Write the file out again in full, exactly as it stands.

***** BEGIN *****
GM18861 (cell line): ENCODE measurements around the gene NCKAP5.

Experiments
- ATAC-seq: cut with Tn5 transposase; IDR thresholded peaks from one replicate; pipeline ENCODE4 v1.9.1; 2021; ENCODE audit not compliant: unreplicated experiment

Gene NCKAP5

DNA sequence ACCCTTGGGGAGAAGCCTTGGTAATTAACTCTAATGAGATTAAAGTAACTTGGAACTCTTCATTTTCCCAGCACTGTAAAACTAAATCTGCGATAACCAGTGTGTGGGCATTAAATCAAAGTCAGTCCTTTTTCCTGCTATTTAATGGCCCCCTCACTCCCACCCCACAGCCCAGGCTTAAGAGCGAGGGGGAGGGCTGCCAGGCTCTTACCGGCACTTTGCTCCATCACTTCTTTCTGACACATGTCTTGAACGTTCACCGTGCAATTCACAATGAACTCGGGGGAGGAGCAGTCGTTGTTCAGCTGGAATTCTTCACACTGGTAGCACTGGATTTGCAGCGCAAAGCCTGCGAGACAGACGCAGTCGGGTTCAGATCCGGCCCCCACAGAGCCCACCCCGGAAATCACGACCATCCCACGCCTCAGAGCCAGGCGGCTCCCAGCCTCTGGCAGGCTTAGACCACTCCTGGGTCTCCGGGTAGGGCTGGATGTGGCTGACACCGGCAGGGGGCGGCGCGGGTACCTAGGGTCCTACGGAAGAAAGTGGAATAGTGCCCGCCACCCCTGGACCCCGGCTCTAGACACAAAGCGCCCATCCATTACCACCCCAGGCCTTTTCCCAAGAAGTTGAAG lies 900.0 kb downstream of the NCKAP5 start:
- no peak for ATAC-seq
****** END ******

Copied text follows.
GM18861 (cell line): ENCODE measurements around the gene NCKAP5.

Experiments
- ATAC-seq: cut with Tn5 transposase; IDR thresholded peaks from one replicate; pipeline ENCODE4 v1.9.1; 2021; ENCODE audit not compliant: unreplicated experiment

Gene NCKAP5

DNA sequence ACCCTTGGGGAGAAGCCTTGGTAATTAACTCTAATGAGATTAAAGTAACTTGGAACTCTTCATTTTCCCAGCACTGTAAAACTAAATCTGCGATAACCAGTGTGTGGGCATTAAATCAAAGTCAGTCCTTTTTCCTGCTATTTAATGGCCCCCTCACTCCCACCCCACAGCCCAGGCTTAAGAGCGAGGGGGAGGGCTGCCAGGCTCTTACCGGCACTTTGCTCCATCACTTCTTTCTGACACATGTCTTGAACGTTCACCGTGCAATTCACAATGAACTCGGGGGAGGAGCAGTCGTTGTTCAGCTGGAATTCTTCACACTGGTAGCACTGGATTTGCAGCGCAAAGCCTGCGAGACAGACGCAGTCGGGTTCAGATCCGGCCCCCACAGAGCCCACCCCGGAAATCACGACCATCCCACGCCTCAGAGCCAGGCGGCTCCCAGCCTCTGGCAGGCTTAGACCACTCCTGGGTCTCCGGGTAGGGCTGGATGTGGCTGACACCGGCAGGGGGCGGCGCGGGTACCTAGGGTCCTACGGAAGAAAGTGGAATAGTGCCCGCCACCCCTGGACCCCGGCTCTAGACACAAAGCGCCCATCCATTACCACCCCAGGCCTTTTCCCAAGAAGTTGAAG lies 900.0 kb downstream of the NCKAP5 start:
- no peak for ATAC-seq